Re: Foxlee Gum Process

From: Katharine Thayer ^lt;>
Date: 06/26/04-02:32:51 AM Z
Message-id: <>

I spent six hours driving yesterday, and thought about this way more
than the topic warrants (I think Chris introduced this only as a novelty
after all) but I didn't have anything else to do while I was driving, so
I kept turning it over in my mind.

One thing I puzzled about a lot was Dave's apparent resistance to the
idea that pressure might account for Marion's observation. He said the
other day that he wanted to understand my thought process. My thought
process is very simple: (1) I'm thinking about this general assertion
(made by both Foxlee and Marion) that if you put unexposed,
undichromated, colloid next to exposed dichromated colloid, and weigh it
down good, that there is a reaction between the unreacted dichromate in
the exposed colloid and the unexposed colloid, rendering the unexposed
colloid insoluble. Foxlee implies that this reaction occurs only in
image areas. (2) This assertion simply makes no sense. (3) Therefore,
there must be some other explanation for the reported results. (4)
Galinsky suggests an alternative explanation: perhaps the pressure
forces the soluble colloid in with the insoluble colloid. (5) I think
this hypothesis makes sense. After all, in both descriptions, the thing
has to be weighted down to make it work, so why wouldn't one suspect
that it's something mechanical that's doing it, since it's almost
certainly not a chemical reaction for reasons that have already been

Galinsky doesn't claim that she has proved that it's pressure, and I
don't claim that for her, although perhaps a careless wording when
writing in haste may have suggested that I was claiming that. No, I was
only interested in the question that was raised, not in whether she made
an adequate test of the question. I agree with Dave that she may not
have tested the question adequately, but whether she did or not seems
rather beside the point of what I was trying to say, which is that when
we are considering explanations for the observations, pressure seems to
me a better potential explanation for the effect than the explanation
that was given, that it is caused by a chemical reaction between the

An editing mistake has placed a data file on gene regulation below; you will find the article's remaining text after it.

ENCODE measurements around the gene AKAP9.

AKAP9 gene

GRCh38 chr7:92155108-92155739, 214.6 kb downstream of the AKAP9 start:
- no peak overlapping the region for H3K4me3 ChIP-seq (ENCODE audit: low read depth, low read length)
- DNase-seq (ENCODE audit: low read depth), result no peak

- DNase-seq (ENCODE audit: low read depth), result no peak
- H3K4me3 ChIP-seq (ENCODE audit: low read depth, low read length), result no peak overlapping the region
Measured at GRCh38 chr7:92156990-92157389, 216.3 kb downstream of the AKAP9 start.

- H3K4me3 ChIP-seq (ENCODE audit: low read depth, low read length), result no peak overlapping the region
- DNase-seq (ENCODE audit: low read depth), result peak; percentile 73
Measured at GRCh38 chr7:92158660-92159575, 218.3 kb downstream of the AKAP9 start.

unexposed and exposed colloid.

In the meantime, I have undertaken a quickie test: first I made a
dichromate-sizing image. I could see the image at first, but by the time
it was developed and dried it had become invisible, which would be
expected after all for one who can't get dichromate stain, as any
visibility of this image would have to be a result of dichromate stain.
When I went to take the print off the line, I thought, well, this isn't
going to work, there's no image there. But when I turned it at a slant
to the light, there it was, a perfect image in white on white,
insoluble sizing against soluble sizing. I can see using this in
something, it's actually rather cool.

Anyway I put pigmented gum on that and dried it, and then cut it in two
pieces and put one half under what serves as industrial-strength
pressure in my shop: the Oxford English Dictionary; that's what I use
when I want to flatten the heck out of something. The other half is in
the dark but not under pressure. This afternoon I will take them out and
develop them for an hour. I really don't expect to see anything, but I'm
willing to be surprised. With this I am testing neither Foxless's or
Marion's methods but two general assertions: (1) that unexposed
undichromated colloid can be rendered insoluble by being brought in
contact with exposed dichromated colloid in the dark and (2) whether
soluble pigmented colloid can be forced by pressure to stick to
insoluble colloid to create an image that is made by mechanical not
chemical means, as suggested by Galinsky.

If a pigmented image forms in both conditions (a most unlikely outcome
IMO) then Foxlee is right, and I will eat crow. If there is a dark
reaction in both conditions, then that would provide support for the
general assertion in (1) but not for Foxlee's claim. If there is no
pigmented image in the print without pressure but a pigmented image in
the print with pressure, that would provide support for (2) and no
support for (1). As I say, what I think most likely is that the
pigmented gum will simply wash off in both conditions (the fact that
Foxlee adds other things besides the gum to make the stuff stickier
suggests that it may not work with just gum and pigment alone) but we'll
see. As I said, I'm not testing Foxlee's method, but simply the general
assertion stated above in (1) and Galinksy's suggestion that Marion's
result could be due to pressure alone causing insoluble and soluble
colloid to intermingle. Marion didn't add anything to the colloid as far
as I know, but h/she was using gelatin rather than gum, so of course
it's not an exact test, but as close as I can get in a quick and dirty
test of the two questions.
Katharine Thayer
Received on Sat Jun 26 09:29:51 2004

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